Let ITL take you through a ‘whole new world’ of Disney words. From Hakuna Matata to Bibbidi-Bobbidi-Boo, we will look into words Disney have created over the decades, what they mean and how we still use some today!
We’ll start with one of Disney’s most famous words:
From the film Mary Poppins, we were introduced to Supercalifragilisticexpialidocious – meaning extraordinarily good or wonderful.
Disneyfied – meaning ‘created by Disney’ or ‘Characteristic of Disney’. Mostly used now to mean romanticised, simplified or sanitised.
Pixie Dust – Imaginary magical substance used by pixies, or a hypothetical thing considered to be special or extremely effective.
Bambi (Eye’s) – meaning very larger, animated or wide open eyes. (Factor) – meaning the tendency of human attitudes towards animals to be dominated by sentimentality.
Also from the film Bambi is Twitterpated – the word comes from Twitter – a condition of tremulous excitement – and pated, having a head or mind of a specified kind; ‘pate’ is a middle English word for a persons head, still seen in other words like addlepated.
The longest and most multi-faceted Disney-related entry in the Oxford English Dictionary is Mickey Mouse –
Adjective – a person or thing deemed to be lacking in value, size, authenticity, or seriousness.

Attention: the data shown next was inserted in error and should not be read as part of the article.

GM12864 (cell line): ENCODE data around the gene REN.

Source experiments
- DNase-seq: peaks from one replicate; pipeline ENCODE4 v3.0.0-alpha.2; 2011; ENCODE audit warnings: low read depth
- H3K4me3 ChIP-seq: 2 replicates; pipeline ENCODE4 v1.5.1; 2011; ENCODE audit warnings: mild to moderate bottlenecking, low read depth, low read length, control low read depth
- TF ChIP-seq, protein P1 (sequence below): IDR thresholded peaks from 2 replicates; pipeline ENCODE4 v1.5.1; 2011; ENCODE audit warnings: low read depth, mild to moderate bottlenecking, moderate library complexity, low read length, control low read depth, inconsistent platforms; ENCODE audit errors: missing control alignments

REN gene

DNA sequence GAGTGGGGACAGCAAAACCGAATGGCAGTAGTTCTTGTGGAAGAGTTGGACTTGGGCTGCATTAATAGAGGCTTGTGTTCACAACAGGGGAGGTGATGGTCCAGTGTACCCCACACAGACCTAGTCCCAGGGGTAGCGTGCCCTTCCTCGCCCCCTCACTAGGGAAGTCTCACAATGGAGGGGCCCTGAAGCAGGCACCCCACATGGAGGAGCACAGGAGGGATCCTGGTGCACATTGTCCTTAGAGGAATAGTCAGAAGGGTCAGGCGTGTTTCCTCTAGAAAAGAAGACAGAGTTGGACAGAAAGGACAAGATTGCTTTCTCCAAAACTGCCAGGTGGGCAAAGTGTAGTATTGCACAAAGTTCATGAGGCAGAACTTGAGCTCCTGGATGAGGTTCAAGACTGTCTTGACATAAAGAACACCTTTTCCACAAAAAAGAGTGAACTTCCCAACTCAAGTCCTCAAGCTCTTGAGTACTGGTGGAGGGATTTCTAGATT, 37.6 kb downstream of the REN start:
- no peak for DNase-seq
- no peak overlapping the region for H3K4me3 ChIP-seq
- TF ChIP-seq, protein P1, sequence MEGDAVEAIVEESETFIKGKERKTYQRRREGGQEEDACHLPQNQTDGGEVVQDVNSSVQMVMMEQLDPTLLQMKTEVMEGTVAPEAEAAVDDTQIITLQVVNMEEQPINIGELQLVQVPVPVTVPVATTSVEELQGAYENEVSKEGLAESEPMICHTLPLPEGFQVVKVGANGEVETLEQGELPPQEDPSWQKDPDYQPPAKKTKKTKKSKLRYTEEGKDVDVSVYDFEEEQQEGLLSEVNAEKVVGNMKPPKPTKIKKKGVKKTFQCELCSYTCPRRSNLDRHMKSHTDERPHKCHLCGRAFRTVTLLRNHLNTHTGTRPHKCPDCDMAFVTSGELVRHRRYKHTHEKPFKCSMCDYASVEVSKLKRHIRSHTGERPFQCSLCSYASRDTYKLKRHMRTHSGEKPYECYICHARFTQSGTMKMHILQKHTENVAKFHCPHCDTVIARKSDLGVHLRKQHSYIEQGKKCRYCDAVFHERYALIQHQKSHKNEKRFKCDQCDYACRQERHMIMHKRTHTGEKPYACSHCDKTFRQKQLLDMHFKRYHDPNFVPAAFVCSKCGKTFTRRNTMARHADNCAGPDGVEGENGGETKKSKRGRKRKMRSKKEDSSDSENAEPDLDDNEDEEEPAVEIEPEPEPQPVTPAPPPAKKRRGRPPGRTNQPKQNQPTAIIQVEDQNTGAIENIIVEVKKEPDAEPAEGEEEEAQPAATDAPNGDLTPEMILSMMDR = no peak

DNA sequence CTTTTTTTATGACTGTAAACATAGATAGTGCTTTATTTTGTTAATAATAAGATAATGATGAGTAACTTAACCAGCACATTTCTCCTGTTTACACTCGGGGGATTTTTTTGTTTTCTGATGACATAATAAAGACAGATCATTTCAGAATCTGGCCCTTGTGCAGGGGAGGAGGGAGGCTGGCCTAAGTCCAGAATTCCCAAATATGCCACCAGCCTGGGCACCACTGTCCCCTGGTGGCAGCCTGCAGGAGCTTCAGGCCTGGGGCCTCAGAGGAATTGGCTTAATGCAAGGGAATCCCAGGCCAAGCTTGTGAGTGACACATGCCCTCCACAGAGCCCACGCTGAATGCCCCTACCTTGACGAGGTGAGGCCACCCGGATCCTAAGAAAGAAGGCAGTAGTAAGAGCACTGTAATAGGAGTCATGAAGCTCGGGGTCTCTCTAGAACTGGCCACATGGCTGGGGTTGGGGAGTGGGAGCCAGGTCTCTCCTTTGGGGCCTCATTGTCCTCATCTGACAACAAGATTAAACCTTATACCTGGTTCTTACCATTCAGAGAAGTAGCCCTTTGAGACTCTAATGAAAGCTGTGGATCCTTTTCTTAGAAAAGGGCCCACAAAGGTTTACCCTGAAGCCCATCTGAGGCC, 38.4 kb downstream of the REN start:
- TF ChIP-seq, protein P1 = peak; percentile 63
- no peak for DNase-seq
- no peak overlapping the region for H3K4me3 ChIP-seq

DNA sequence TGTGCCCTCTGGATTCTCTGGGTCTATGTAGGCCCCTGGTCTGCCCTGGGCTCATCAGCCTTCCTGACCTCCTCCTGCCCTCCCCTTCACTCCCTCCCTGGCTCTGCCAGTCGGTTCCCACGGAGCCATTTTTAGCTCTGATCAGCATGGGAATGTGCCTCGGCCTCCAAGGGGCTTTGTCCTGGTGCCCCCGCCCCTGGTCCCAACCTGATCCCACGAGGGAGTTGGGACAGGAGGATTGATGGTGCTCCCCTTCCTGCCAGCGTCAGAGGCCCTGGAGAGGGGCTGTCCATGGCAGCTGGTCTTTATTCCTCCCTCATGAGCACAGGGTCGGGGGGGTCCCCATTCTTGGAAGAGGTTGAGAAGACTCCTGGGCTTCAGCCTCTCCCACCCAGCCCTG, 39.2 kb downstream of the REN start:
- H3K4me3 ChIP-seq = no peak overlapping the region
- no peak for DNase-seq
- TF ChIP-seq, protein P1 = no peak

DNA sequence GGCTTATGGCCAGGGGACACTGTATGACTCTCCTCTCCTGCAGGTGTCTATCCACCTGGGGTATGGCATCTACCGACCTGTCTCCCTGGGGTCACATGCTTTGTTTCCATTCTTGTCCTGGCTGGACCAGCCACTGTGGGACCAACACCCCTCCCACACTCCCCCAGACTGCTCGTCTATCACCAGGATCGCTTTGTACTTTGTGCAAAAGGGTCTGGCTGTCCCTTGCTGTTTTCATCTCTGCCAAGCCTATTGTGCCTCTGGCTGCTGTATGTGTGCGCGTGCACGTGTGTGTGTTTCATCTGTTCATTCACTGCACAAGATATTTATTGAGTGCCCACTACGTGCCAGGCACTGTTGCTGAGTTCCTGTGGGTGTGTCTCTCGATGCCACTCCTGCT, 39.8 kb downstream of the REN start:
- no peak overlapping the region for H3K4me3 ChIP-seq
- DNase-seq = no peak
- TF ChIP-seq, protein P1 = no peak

Noun – a small spotlight (A rare term, chiefly in film slang), pointless activity, and even an electrical device which releases bombs from an aircraft.
From the film The Lion King, Hakuna Matata – meaning no worries for the rest of your days.
Cinderella’s fairy godmother gave us Bibbidi-Bobbidi-Boo – meaning a magical spell that turns ordinary things into beautiful creatures.
When Alice was in wonderland she discovered the word Unbirthday – meaning the 364 days that aren’t you birthday, but should be celebrated anyway.
Monsters Inc gave us 2319 – meaning an exclamation that warrent’s serious panic in the Monsters Inc. world.
Arial, The Little Mermaid, helped us discover the word Snarfblat – meaning a smoking pipe.
Lilo and Stitch gave us Ohana – meaning the family you make for yourself, and who never gets left behind.
There are a number of translations to be made in The Lion King. Firstly, some of the character’s names;
Simba – Lion
Rafiki – Friend
Sarabi – mirage
Pumbaa – foolish
The intro of The circle of life is sung in Zulu. But thanks to this hilarious discovery on a Tumblr thread (verified here and here), we now have the English translation of the actual lyrics. Are you ready?
What you thought were enlightened chants and melodies are actually just “There comes a lion, oh yes, it’s a lion.”